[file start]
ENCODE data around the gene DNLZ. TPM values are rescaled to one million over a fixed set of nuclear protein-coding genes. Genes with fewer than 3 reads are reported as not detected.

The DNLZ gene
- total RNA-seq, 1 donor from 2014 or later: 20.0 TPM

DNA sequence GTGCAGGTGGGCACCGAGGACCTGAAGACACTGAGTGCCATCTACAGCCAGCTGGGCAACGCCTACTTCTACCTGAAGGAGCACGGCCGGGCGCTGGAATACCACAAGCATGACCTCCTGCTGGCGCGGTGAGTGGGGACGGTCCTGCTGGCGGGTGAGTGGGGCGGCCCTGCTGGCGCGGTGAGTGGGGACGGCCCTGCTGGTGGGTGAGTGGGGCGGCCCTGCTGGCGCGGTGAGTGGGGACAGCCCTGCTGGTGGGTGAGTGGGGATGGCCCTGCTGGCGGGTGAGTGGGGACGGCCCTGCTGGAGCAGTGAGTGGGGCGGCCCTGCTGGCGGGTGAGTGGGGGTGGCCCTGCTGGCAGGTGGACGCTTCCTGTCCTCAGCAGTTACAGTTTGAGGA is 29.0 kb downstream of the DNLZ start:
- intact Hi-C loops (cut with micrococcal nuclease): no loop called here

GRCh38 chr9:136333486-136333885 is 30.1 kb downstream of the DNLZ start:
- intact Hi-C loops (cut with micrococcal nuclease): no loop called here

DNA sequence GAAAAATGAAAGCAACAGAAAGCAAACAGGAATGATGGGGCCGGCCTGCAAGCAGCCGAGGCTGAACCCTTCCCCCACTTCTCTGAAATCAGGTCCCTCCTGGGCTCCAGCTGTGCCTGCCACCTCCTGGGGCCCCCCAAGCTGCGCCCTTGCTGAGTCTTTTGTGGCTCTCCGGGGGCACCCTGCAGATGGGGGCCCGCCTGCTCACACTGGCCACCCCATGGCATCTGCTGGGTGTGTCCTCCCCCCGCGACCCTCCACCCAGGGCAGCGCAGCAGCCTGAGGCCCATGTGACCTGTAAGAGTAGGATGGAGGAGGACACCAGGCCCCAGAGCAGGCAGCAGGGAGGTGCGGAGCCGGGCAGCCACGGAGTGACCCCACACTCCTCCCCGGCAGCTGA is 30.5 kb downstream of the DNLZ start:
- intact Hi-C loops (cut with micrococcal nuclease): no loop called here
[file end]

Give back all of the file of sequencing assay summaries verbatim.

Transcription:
ENCODE data around the gene DNLZ. TPM values are rescaled to one million over a fixed set of nuclear protein-coding genes. Genes with fewer than 3 reads are reported as not detected.

The DNLZ gene
- total RNA-seq, 1 donor from 2014 or later: 20.0 TPM

DNA sequence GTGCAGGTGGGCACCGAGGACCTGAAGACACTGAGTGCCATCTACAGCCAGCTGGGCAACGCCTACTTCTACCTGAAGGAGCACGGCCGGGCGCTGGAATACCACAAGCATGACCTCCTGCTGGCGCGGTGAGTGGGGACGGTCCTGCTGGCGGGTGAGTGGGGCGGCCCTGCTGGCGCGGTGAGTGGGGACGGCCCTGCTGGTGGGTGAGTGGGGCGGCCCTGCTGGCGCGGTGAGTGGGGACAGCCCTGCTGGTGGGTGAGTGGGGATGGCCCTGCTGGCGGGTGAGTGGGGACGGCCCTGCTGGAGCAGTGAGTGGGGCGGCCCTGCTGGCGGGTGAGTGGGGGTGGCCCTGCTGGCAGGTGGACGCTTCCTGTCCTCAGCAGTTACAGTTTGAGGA is 29.0 kb downstream of the DNLZ start:
- intact Hi-C loops (cut with micrococcal nuclease): no loop called here

GRCh38 chr9:136333486-136333885 is 30.1 kb downstream of the DNLZ start:
- intact Hi-C loops (cut with micrococcal nuclease): no loop called here

DNA sequence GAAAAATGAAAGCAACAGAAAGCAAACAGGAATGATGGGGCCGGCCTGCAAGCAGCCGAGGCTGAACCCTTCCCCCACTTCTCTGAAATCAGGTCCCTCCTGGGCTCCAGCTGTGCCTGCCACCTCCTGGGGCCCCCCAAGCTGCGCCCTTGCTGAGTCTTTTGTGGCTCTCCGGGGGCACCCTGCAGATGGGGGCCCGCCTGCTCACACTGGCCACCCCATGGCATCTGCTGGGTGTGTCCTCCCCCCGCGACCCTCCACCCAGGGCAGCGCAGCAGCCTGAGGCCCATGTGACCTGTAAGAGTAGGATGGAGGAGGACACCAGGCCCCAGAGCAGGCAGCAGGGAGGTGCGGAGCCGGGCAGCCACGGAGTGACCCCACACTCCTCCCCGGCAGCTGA is 30.5 kb downstream of the DNLZ start:
- intact Hi-C loops (cut with micrococcal nuclease): no loop called here